I want data loss reasons, not numbers

Media reporting of data breach events like the UK NHS, Heartland, Hannaford  and Bank of America has overwhelming focussed on the raw numbers of customer data records that were breached.

Little information is available regarding the root causes – how attackers exploited the system and people vulnerabilities to get the data.

Although US legislation requires disclosure of a data loss event, it does not require disclosure of the root causes of  the event.

In the Hannaford Supermarket data breach case of over 4 million credit cards, the State of Massachusetts refused to provide details on their investigation.  Hannaford claims that malware attacked their store servers and promptly signed a contract with IBM to replace over 250 store back office servers.

Let’s take closer look and see if this makes sense.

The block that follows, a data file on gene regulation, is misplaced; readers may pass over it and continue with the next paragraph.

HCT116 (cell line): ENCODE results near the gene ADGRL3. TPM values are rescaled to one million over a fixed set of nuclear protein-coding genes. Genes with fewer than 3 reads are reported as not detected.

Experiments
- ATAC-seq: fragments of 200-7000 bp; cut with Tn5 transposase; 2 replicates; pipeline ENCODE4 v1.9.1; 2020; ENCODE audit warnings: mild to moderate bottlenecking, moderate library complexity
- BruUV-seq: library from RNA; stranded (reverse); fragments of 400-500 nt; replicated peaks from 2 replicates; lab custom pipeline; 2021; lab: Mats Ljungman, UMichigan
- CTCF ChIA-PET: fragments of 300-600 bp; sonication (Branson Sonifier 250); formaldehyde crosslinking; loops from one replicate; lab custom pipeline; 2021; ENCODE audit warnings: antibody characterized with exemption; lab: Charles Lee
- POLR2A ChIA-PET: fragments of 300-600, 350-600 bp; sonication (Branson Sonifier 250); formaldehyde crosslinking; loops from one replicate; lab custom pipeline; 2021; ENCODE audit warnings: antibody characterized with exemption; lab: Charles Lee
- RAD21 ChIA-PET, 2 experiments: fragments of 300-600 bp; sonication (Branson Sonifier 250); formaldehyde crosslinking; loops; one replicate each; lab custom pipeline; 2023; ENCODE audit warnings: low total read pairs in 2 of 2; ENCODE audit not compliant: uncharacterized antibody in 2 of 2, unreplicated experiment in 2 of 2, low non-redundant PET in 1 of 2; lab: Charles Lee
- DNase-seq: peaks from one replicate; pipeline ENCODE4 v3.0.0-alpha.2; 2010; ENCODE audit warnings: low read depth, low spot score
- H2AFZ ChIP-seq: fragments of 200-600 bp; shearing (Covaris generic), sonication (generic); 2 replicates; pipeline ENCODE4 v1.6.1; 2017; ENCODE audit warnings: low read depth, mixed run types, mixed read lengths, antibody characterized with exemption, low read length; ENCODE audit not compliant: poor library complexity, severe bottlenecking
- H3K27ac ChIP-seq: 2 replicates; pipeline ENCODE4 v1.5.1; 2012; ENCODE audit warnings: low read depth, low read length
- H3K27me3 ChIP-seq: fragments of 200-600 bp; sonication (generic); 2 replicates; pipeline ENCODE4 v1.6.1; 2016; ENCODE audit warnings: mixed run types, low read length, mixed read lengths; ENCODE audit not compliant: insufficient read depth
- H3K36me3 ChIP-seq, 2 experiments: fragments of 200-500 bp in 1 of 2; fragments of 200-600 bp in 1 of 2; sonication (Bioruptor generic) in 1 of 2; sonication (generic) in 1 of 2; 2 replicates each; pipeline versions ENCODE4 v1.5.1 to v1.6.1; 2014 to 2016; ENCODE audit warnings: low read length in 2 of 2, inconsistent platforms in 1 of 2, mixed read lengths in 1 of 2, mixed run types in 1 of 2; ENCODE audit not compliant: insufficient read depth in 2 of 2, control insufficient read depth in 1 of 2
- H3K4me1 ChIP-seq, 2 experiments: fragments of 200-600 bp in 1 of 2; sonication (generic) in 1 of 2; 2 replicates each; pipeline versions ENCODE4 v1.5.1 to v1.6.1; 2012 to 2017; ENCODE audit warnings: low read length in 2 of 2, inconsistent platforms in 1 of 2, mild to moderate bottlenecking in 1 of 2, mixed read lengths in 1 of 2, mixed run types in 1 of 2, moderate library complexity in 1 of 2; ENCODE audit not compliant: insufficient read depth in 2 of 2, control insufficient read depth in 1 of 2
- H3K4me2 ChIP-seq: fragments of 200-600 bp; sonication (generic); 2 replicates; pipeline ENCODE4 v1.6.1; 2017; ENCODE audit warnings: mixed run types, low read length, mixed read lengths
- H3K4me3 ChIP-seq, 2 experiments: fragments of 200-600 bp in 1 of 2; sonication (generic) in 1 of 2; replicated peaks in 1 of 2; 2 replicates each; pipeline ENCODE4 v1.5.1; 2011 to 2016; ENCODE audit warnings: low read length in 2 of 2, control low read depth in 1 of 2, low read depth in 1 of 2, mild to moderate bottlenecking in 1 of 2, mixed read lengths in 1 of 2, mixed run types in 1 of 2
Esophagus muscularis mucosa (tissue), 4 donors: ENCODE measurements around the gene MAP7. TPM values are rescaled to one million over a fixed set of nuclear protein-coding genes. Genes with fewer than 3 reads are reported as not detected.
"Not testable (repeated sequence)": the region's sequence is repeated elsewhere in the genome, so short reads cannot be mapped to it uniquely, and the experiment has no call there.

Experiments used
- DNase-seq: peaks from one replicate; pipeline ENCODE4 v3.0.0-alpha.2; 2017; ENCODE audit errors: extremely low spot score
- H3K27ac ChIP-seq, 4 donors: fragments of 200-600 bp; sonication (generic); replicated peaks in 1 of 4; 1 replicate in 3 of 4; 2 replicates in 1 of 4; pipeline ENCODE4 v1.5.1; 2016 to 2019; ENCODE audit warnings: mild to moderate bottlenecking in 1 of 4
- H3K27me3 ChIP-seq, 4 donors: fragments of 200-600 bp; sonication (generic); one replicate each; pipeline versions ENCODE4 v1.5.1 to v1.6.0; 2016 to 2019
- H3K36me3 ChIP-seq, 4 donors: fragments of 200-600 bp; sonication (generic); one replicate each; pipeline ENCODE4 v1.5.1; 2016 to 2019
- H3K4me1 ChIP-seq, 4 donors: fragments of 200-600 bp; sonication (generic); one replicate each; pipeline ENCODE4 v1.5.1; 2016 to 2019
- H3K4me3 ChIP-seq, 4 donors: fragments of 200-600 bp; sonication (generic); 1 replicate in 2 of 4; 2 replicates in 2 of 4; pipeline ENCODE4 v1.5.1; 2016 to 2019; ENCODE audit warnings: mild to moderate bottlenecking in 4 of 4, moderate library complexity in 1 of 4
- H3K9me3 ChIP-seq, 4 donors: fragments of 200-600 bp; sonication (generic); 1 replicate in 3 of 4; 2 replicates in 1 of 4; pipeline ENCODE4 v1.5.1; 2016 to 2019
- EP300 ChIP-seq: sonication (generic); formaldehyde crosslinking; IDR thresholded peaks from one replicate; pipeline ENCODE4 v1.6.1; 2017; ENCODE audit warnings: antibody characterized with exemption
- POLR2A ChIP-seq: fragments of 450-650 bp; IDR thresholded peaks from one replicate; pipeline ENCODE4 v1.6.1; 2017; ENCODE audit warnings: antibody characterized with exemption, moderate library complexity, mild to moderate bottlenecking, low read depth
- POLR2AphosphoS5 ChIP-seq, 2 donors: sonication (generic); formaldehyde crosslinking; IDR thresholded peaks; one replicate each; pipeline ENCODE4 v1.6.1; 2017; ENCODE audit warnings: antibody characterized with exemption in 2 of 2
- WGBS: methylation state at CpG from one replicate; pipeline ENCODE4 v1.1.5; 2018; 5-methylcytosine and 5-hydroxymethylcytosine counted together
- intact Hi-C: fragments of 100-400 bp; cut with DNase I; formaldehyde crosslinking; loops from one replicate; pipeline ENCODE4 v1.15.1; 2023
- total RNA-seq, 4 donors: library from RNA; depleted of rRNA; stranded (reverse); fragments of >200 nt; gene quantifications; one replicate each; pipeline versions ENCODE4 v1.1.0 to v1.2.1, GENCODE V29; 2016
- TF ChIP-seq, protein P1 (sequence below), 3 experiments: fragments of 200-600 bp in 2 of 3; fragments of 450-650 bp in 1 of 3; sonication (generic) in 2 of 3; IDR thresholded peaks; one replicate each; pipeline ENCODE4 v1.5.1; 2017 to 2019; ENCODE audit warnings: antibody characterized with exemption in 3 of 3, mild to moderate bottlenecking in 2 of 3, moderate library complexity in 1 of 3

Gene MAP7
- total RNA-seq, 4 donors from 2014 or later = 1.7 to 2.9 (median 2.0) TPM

Store back office servers in a retail POS system are never connected to the public Internet and therefore could not be attacked directly by malware. It is possible that there was network connectivity from the company’s internal administration network of Windows users to store back office servers and this may have served as a vector for malware delivery. Possible and if true, a reason to segregate the store networks from the administration network using technology such as Waterfall Systems but not a reason to replace all the back office servers.

My gut feeling is that Hannaford may have had a case of credit card authorization requests being saved in temporary files that were accessible from a Windows share on the administration network. Which made it childs play to steal by an insider with reasonable knowledge and access to the network.

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